ALEXANDER: And the more we started adapting About Schmidt, the more we took from The Coward. It's really a rewrite of The Coward but with Jim Taylor, and with Mr. Begley's big ideas — that Schmidt's wife dies, that he has an only daughter who is about to marry a boob, and there is a wedding. These ideas allowed us to solve some narrative problems that I had not solved in The Coward. But the whole premise, the set up, the world, the retirement dinner at the beginning, that's all from The Coward. Schmidt's Winnebago is the only exception. The Winnebago came from the rewrite that Jim and I did later.
RACHAEL: For you, what's the funniest scene in Schmidt?
ALEXANDER: I like the last reel of the film — I like Jack's toast at the wedding, and I like his closing voiceover, expressing the spiritual nadir in which he finds himself.
RACHAEL: The voiceover is essential to this movie. In a way, it's almost like getting a second performance from Jack Nicholson for free. The audience seemed to find it hilarious at the New York Film Festival screening.
ALEXANDER: I'm a fan of voiceover in films, when it's well done.
RACHAEL: Did you and Jack have an agreed-upon explanation for Schmidt's choices, or lack thereof?
ALEXANDER: No, I think it was just understood between us. He read the screenplay, internalized it, and became that man.
RACHAEL: The final note in Schmidt's struggle is that he has to accept Randall, the thorn in his side, the waterbed salesman, the man with the "wishful-thinking mullet," as his daughter's husband.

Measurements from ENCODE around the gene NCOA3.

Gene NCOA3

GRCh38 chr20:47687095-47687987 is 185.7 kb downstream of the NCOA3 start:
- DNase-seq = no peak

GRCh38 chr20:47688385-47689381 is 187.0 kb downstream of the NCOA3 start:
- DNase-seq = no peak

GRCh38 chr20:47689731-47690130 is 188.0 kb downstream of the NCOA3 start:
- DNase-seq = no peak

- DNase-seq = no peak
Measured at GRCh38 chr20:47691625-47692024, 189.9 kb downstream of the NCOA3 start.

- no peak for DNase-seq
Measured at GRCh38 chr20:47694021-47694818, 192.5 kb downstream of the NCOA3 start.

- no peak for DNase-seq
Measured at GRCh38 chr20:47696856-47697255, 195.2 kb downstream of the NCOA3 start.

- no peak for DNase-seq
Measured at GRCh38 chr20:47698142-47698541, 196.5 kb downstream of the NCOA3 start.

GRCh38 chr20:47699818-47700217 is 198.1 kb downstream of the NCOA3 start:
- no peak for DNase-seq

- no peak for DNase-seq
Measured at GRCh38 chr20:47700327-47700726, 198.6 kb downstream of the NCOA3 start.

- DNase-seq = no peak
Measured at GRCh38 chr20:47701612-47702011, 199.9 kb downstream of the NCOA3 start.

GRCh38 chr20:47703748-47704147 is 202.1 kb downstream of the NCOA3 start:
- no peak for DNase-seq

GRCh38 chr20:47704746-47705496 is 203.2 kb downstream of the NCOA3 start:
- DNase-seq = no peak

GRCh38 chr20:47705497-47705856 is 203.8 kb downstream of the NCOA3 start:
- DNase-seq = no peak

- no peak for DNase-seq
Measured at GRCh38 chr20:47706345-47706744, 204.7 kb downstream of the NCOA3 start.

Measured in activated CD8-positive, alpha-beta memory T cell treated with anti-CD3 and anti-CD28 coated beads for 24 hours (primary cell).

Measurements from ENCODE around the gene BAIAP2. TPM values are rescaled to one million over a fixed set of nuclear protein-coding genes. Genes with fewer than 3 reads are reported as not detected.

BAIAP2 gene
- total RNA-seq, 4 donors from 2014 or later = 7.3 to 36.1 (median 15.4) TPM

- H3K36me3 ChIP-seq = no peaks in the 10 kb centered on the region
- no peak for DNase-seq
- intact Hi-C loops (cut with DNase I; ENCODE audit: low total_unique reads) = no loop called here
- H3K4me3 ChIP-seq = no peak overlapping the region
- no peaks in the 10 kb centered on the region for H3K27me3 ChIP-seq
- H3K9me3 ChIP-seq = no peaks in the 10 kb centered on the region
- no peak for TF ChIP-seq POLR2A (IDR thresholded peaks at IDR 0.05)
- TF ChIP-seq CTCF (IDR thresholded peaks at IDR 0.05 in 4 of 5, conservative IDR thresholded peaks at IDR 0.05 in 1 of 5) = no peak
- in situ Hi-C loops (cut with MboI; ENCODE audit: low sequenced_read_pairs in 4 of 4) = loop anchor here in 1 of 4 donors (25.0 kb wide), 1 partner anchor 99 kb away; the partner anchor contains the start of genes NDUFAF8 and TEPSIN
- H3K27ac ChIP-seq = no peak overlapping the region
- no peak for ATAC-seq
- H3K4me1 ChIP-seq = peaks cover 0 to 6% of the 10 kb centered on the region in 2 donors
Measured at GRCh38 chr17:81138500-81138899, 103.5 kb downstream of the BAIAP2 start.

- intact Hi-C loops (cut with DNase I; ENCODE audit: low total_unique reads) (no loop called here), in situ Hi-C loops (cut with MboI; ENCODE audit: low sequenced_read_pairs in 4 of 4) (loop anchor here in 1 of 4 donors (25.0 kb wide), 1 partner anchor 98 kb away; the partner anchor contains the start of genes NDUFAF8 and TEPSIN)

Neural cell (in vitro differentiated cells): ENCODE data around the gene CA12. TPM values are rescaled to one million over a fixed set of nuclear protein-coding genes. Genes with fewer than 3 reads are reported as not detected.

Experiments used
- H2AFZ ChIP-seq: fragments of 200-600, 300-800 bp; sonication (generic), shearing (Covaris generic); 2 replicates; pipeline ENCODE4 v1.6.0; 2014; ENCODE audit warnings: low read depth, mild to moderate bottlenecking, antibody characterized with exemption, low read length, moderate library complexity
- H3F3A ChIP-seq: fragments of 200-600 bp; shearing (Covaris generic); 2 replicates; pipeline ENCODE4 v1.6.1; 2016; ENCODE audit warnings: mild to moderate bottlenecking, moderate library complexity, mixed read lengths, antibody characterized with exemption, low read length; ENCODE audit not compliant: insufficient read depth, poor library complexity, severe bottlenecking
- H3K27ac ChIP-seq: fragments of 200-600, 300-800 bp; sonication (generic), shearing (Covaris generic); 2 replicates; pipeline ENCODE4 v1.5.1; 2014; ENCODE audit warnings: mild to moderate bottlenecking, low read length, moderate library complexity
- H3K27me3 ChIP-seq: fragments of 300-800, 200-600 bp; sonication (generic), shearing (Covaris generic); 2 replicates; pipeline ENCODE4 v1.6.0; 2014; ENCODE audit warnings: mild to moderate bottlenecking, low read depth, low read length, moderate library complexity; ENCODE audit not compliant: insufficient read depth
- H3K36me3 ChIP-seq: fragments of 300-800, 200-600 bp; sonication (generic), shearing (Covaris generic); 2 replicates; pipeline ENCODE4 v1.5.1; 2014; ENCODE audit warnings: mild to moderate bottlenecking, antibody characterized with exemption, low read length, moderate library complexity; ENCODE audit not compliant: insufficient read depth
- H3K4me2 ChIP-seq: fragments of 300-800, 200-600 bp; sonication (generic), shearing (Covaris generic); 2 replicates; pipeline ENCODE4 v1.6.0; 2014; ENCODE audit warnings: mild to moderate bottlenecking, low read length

ALEXANDER: When Schmidt makes his father-of-the-bride speech, he says, "What I really want to say," ... and the audience is expecting something to happen. Suddenly there's a climactic moment that you couldn't necessarily see coming — and he chickens out. The moment is not so much a change in his character as it is a confirmation of his character. Like the title of my first script, Schmidt's a coward. He's never had the wherewithal to do what he really wants to do. What's nice is that his cowardice, at that precise moment, happens to be the nice thing to do — allowing his daughter to find her own happiness through this dolt. We can choose to see it that way, but he doesn't. He just says, "Oh, I've chickened out yet again and my life really is nothing." I like that moment for those reasons.
RACHAEL: Before we started shooting, you and I had several conversations about giving Schmidt a pivotal moment, and, goddamnit, there isn't one. That is unique.
ALEXANDER: Yes, there is no change.
RACHAEL: Your next project, Sideways, based on Rex Pickett's book, is set in California. You're leaving Omaha?
ALEXANDER: I've had a great time shooting three movies in Omaha, but I'm anxious to move on. I'm always a prisoner of the story I'm working on. Since Sideways is about two guys who go wine tasting for a week, it must be shot in California. I'll get back to Omaha one day, but for now I'm eager to explore other places.
RACHAEL: Sideways addresses themes — of crisis, impasse and delusion — similar to what you explored in Schmidt.
ALEXANDER: I think Sideways is disappointedly related to my first three movies. After Sideways, I want to try something new, a really different genre — not just another struggle of self-deluded, unaware people trying futiley to find some meaning in life.